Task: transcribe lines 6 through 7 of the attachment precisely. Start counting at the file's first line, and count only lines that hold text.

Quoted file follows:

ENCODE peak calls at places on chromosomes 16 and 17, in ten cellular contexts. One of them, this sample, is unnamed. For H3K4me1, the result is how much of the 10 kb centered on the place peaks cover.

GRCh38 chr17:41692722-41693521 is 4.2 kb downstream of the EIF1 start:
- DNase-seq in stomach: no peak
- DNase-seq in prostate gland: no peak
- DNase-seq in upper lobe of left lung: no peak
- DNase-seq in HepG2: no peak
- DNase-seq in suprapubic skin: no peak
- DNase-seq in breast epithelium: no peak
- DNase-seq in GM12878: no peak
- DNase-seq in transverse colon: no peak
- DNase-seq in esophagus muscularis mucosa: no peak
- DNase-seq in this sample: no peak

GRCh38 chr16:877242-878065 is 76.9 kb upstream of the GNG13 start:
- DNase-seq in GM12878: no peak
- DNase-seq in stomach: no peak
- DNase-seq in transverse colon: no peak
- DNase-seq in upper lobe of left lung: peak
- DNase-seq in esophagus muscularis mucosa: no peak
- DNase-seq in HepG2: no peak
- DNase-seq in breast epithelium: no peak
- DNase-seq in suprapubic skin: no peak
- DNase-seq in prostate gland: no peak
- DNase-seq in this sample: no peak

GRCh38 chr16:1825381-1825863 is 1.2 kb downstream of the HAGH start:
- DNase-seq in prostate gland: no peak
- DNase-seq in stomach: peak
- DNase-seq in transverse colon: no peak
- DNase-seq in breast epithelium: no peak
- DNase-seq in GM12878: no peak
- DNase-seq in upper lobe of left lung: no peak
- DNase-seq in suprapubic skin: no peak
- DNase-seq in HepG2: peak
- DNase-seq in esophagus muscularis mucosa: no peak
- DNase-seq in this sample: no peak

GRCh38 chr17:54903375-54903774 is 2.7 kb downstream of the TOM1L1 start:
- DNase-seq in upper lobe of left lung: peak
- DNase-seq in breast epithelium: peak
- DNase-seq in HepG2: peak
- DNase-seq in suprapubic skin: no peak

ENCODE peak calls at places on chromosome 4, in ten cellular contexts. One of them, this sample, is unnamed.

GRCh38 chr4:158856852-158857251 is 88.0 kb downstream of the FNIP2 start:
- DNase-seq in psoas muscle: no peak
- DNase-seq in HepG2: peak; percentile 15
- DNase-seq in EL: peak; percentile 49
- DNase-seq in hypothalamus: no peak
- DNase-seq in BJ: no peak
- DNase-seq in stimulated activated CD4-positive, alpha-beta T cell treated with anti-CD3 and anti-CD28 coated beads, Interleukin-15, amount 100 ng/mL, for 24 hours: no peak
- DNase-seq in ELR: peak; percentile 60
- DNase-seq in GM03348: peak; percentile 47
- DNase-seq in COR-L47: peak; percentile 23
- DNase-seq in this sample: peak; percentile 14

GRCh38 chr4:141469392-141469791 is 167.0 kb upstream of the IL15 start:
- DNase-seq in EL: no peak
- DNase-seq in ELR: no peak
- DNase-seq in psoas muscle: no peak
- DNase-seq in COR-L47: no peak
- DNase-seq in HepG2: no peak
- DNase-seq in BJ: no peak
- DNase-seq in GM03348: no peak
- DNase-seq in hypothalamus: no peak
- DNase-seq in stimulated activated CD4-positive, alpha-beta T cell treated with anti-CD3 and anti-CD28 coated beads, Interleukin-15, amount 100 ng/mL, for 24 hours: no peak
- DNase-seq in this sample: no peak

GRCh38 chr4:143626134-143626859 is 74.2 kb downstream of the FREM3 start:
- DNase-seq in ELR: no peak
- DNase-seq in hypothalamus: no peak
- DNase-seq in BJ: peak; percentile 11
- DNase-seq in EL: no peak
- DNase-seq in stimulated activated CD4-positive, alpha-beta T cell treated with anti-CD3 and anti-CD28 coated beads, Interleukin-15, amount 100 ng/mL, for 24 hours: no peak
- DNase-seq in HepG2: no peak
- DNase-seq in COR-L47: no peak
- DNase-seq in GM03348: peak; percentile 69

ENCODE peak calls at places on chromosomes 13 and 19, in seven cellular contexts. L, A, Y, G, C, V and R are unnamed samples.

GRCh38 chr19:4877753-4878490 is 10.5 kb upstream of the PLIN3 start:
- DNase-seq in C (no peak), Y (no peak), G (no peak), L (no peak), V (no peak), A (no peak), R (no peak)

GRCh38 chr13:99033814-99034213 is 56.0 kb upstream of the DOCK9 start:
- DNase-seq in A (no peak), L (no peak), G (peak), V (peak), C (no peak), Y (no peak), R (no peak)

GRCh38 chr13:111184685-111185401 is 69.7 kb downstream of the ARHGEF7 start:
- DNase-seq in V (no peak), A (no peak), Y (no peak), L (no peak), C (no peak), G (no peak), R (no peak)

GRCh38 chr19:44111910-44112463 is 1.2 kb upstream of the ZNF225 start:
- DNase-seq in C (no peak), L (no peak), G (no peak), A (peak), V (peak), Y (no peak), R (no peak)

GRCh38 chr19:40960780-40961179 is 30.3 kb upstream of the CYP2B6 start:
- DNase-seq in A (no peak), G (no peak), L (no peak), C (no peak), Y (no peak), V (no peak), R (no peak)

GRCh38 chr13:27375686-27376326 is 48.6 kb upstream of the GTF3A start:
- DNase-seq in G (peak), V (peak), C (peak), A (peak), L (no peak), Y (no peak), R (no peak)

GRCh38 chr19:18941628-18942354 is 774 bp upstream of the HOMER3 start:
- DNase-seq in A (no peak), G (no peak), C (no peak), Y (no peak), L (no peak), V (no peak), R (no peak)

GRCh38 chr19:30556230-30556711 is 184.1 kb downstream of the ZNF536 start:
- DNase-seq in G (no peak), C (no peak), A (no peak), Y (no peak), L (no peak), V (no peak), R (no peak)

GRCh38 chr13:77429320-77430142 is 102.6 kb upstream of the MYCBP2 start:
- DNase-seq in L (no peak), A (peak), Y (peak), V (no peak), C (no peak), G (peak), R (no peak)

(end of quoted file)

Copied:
- DNase-seq in HepG2: no peak
- DNase-seq in suprapubic skin: no peak